Our graphical representation and understanding of space has been crucially influenced by the affirmation that the space is homogeneous. Thus, the geometric representation of the earth has affected the way in which we have converted our cities into contemporary geometrical illusions. However, many other theorists such as Michel Foucault in 1967 or Michel de Certeau in 1980 have advocated for another kind of spaces based on the heterogeneous sense of place. For Foucault and Certeau, spaces cannot be easily converted into Cartesian maps yet not everyone experience them in the same way. Here, spaces cannot be disassociated of its experiences, feelings, ideas, memories, and more importantly, the personal histories of an emotional cartography.
The experience of exploring a city by walking, moreover, has allowed many artists and writers to highlight what becomes imperceptible or invisible in daily (city) life. In Ein Flaneur in Berlin (1929), Franz Hessel considers the city as a universe of signs to decode, in which flâner (to wander) is presented as a new way of approving and rediscovering the big city. Thus, for Hessel, the art of flâner resides in the attention to details and the description of the metamorphosis of the cities as if they were a living body. Nonetheless, one must notice that the way to address and understand the city as a space to play and as an auto realization of the human existence can be also traced in Guy-Ernest Debord’s Theory of the Dérive (1958). Thus, its guidelines and strategic resources originated the creation of `psycogeographic maps´, which were able to produce a complete “insubordination of habitual influences” (Debord 1957, p.11). Moreover, `psycogeographic maps´ inaugurated the possibility of the Dérive as a mode of experimental behavior linked to the condition of urban society. To derive was “to notice the way in which certain areas, streets or buildings resonate with states of mind, inclinations, and desires, and to seek out reasons for movement other than those for which an environment was designed” (Debord 1958, p. 23). Therefore, the Dérive, more than wandering around, was a recodification of urban spaces, in which the analytic interest of the urban flow becomes an accurate observation of “the precise effects of the geographic media […] about the affective behavior of human beings” (Debord 1958, p. 69). Where the old urbanism is characterised by its technology of separation, the Situationist International theorised a Unitary Urbanism founded on the premise that `real individuals´ emerge only out of environments collectively dominated from the bottom up. Unitary Urbanismhence signified the union of “the theory of the joint use of arts and techniques that participate in the integral construction of a medium in dynamic relation with certain experiences of behavior” (Debord 1958, p. 69) with the Détournement (literally translated as deviation), which would be used as the central strategy on the “integration of artistic products, actuals or from the past, in a superior construction of the medium” (Debord 1958, p. 69).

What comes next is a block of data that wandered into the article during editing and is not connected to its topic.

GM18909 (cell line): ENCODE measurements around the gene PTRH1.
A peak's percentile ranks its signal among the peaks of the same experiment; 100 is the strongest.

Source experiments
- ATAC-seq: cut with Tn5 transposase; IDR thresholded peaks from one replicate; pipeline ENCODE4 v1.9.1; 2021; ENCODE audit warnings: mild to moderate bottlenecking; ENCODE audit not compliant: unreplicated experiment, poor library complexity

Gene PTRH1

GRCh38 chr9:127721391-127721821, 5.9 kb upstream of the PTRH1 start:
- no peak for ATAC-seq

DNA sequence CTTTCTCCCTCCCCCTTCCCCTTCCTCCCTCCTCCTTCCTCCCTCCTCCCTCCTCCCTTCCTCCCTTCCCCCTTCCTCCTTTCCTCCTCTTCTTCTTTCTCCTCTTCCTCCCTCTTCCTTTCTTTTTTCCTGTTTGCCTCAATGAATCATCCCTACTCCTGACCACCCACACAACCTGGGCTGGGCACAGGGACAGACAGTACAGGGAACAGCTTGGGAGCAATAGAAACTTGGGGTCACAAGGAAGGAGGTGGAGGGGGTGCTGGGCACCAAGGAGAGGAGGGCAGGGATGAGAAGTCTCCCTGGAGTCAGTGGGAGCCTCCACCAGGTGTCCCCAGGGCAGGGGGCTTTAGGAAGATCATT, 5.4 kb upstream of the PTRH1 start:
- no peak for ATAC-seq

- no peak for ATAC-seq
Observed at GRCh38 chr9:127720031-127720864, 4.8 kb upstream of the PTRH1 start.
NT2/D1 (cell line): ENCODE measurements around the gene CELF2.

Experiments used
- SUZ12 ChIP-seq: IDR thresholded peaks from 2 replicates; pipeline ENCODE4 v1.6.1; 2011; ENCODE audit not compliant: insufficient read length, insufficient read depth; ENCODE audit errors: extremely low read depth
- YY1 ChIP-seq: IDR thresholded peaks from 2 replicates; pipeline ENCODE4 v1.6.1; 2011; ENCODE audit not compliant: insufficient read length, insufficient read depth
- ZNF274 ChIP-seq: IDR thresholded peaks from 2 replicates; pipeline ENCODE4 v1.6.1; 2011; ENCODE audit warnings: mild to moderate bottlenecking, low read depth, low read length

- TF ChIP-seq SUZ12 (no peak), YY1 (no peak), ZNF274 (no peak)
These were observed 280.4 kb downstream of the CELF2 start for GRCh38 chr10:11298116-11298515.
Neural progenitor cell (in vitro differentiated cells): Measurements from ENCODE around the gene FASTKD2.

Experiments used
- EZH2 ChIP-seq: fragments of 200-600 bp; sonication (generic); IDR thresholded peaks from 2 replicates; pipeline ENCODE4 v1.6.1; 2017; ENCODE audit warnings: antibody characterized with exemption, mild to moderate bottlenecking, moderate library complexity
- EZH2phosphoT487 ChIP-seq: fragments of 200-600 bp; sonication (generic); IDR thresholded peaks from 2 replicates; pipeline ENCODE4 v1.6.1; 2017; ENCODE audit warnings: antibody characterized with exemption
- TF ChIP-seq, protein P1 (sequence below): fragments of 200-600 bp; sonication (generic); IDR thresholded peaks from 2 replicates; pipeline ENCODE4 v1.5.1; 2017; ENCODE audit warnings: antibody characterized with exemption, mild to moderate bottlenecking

And here, Debord proposed that Cinema and city alike had to be `detourned´ and reconceptualised so as to provide a space for “encounters like signals emanating from a more intense life” (Debord 1958, p. 72). Accordingly, and like the city, the cinema had to ripe for theDérive as in Debord’s film Society of the Spectacle (1973),which can be understood as a sort of film editor’s derive through an illustrative oversaturation of spectacular ideology. However, it is in his film In girum imus nocte et consumimur igni (1979) when Debord uses space, spacing and general spatiality to reflect about the tension between smooth and striated spaces (Deleuze and Guattari 1987, p 474). Moreover, it is in the process of becoming circumscribed by the anthropologic gaze of Debord’s film that the viewer him/herself can become confusedly implicated in the act of colonisation. Thus, by using a number of maps of Paris and Venice, Debord proposes that cities should escape its own singularity by means to construct its own peculiar spatial construction, which at the end should be a result of the derive.
Overall, Debord’s critique of the self-perpetuating commodity form of spectacular cinema opened a way to attack, from strategic localities, the spectacular subject creation. Can therefore cinema change our spatial perception of the city? Or is the perception of the city that changes our way of doing cinema? And here, as Debord argued, “if you want we can move on to a discussion” (Debord 1958, p. 120).
Photo: Frame Still from In girum imus nocte et consumimur igni, Guy-Ernest Debord, 1979.
Published in Cinematic Amsterdam